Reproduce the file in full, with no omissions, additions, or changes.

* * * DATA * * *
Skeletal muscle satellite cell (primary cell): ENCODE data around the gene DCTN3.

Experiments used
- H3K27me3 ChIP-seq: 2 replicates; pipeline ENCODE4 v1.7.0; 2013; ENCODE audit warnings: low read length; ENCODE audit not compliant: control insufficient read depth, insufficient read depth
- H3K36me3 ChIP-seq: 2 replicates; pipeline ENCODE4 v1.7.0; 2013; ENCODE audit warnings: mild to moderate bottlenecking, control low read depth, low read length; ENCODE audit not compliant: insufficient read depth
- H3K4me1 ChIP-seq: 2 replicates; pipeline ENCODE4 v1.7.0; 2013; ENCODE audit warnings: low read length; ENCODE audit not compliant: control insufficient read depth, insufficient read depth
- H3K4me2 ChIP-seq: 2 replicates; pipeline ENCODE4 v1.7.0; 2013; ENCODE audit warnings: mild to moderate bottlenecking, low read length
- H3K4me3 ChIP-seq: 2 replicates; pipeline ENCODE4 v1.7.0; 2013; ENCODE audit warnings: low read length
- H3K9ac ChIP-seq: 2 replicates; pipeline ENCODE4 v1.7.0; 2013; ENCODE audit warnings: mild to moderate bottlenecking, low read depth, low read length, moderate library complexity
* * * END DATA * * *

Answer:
Skeletal muscle satellite cell (primary cell): ENCODE data around the gene DCTN3.

Experiments used
- H3K27me3 ChIP-seq: 2 replicates; pipeline ENCODE4 v1.7.0; 2013; ENCODE audit warnings: low read length; ENCODE audit not compliant: control insufficient read depth, insufficient read depth
- H3K36me3 ChIP-seq: 2 replicates; pipeline ENCODE4 v1.7.0; 2013; ENCODE audit warnings: mild to moderate bottlenecking, control low read depth, low read length; ENCODE audit not compliant: insufficient read depth
- H3K4me1 ChIP-seq: 2 replicates; pipeline ENCODE4 v1.7.0; 2013; ENCODE audit warnings: low read length; ENCODE audit not compliant: control insufficient read depth, insufficient read depth
- H3K4me2 ChIP-seq: 2 replicates; pipeline ENCODE4 v1.7.0; 2013; ENCODE audit warnings: mild to moderate bottlenecking, low read length
- H3K4me3 ChIP-seq: 2 replicates; pipeline ENCODE4 v1.7.0; 2013; ENCODE audit warnings: low read length
- H3K9ac ChIP-seq: 2 replicates; pipeline ENCODE4 v1.7.0; 2013; ENCODE audit warnings: mild to moderate bottlenecking, low read depth, low read length, moderate library complexity